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Claims of voter fraud, old as the republic, still work as weapons for Trump : NPR | #phishing | #scams | #hacking | #aihp


Former President Donald Trump speaks at the Conservative Political Action Conference in Dallas on Aug. 6.

Brandon Bell/Getty Images

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Brandon Bell/Getty Images

Former President Donald Trump speaks at the Conservative Political Action Conference in Dallas on Aug. 6.

Brandon Bell/Getty Images

Most elections are, at least in part, reactions to the results of the last election. Usually, that means they function as a referendum on the last election’s winners and their performance in office.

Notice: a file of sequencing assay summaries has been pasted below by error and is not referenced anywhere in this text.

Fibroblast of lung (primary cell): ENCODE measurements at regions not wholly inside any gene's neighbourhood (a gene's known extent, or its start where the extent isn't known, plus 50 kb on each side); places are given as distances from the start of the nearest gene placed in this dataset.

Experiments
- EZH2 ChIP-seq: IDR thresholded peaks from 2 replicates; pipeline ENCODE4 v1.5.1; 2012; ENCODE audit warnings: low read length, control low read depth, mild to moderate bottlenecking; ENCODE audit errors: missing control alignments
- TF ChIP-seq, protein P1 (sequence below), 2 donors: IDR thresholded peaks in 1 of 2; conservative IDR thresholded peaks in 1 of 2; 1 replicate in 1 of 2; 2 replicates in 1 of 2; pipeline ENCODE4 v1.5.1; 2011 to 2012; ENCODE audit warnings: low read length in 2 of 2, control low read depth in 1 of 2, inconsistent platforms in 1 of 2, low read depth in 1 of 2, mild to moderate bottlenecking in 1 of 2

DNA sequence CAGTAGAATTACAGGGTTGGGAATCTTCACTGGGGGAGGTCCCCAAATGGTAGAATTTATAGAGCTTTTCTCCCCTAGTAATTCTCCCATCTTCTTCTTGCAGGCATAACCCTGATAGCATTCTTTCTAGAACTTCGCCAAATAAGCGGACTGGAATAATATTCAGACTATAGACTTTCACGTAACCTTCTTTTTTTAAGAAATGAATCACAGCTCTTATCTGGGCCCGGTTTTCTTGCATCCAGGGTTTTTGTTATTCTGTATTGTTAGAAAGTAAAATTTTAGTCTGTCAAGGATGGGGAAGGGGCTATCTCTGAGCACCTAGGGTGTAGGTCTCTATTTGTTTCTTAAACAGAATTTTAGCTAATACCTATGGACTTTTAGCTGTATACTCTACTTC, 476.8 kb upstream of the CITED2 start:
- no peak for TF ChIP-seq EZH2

It is unusual, if not unprecedented, for the midterm cycle to focus on the conduct of the last election — a kind of referendum on the legitimacy of the system itself.

By that standard, 2022 qualifies as unusual indeed.

Donald Trump and his followers, who now represent the activist core of the Republican Party, have insisted on making 2022 a do-over of 2020. Their essential argument is not that President Biden has failed or been a bad president, but that he was never legitimately elected president in the first place.

Trump has in fact this past week demanded he be “reinstated” as the “rightful winner” of the 2020 election or that the election be re-run “immediately” because Facebook had been advised by the FBI not to trust certain stories about Biden’s son, Hunter, during the 2020 campaign.

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